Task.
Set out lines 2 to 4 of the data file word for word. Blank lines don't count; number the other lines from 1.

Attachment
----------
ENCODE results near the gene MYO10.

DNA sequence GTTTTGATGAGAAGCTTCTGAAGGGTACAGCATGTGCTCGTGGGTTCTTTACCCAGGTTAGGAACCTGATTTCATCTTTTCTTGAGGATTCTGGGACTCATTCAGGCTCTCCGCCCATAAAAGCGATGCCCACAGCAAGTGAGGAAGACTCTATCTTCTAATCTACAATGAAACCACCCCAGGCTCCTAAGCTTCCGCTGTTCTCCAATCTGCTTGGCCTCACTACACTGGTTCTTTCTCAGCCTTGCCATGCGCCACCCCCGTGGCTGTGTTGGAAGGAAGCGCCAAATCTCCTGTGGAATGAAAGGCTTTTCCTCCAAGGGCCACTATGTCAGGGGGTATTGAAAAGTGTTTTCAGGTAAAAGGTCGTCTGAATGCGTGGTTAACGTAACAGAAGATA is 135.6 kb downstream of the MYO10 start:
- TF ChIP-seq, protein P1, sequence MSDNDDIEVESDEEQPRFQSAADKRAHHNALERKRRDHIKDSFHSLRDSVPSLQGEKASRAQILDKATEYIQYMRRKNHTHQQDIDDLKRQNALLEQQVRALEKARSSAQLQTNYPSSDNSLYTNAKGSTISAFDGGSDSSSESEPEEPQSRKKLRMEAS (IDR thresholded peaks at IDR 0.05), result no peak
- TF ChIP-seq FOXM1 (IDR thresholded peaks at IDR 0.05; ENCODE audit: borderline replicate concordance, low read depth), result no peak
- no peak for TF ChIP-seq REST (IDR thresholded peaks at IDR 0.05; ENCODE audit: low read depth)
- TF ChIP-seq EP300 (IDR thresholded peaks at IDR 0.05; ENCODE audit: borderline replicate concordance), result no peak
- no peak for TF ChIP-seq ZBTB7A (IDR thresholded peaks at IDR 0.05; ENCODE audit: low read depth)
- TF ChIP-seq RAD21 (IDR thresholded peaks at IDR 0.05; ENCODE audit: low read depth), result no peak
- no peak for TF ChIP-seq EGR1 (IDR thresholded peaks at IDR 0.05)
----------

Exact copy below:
DNA sequence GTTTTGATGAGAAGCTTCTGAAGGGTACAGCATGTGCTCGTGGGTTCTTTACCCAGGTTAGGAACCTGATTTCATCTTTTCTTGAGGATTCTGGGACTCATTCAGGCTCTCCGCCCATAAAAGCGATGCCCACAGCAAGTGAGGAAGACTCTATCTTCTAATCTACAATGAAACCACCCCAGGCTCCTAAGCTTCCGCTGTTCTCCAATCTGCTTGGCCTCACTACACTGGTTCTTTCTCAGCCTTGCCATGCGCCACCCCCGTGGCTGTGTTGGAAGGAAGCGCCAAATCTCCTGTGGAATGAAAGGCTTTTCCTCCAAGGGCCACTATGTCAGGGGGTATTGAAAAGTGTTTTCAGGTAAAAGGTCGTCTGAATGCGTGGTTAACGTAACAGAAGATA is 135.6 kb downstream of the MYO10 start:
- TF ChIP-seq, protein P1, sequence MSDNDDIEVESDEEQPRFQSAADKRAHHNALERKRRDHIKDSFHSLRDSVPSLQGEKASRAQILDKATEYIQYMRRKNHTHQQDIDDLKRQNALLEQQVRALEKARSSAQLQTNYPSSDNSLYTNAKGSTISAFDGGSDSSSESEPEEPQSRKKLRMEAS (IDR thresholded peaks at IDR 0.05), result no peak
- TF ChIP-seq FOXM1 (IDR thresholded peaks at IDR 0.05; ENCODE audit: borderline replicate concordance, low read depth), result no peak